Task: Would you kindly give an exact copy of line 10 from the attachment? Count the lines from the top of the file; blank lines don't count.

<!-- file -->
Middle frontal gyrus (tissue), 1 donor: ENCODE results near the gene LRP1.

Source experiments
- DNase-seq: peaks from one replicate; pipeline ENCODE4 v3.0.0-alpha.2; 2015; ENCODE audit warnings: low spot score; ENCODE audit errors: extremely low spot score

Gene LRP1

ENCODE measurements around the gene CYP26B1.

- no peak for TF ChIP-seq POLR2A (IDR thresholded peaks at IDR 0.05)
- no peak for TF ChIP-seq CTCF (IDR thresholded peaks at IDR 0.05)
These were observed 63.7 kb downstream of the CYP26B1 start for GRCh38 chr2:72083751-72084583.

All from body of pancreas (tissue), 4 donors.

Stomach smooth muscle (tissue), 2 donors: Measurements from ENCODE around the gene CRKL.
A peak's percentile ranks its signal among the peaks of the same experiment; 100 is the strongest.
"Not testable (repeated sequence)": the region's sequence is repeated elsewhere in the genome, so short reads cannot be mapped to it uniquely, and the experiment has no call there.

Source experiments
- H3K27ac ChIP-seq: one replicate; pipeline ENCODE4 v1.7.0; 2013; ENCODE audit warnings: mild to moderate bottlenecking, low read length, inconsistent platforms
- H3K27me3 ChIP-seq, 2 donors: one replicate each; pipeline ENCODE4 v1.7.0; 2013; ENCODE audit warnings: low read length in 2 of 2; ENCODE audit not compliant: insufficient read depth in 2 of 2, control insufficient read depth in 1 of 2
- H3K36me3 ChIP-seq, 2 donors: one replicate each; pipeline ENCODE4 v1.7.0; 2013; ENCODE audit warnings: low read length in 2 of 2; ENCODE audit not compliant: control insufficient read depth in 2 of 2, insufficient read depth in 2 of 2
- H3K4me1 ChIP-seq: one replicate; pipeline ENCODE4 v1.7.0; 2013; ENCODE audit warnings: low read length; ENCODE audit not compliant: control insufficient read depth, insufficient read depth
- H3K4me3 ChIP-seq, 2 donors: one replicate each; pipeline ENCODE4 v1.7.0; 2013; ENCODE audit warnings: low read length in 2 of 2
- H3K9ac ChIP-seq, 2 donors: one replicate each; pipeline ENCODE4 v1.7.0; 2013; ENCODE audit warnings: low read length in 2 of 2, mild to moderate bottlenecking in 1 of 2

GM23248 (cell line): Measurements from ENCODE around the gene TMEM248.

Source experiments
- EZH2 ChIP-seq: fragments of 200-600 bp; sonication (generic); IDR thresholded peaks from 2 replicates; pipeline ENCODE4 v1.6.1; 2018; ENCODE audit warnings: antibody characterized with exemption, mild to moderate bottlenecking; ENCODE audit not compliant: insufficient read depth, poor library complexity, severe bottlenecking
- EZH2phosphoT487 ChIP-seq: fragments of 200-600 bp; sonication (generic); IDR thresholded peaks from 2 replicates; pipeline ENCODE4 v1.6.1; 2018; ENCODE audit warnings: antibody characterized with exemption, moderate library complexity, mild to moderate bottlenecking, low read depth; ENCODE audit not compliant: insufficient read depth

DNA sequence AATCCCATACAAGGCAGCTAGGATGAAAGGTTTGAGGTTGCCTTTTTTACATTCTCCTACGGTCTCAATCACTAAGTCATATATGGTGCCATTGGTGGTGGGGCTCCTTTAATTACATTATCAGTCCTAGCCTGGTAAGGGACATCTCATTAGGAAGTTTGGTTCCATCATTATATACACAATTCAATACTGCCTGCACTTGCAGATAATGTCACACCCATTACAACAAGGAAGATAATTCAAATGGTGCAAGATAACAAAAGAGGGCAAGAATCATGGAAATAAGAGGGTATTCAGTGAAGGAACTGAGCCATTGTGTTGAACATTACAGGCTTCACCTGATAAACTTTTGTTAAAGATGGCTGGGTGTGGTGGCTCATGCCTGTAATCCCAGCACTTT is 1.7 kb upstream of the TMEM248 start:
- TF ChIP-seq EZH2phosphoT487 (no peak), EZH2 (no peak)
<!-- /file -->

Stomach smooth muscle (tissue), 2 donors: Measurements from ENCODE around the gene CRKL.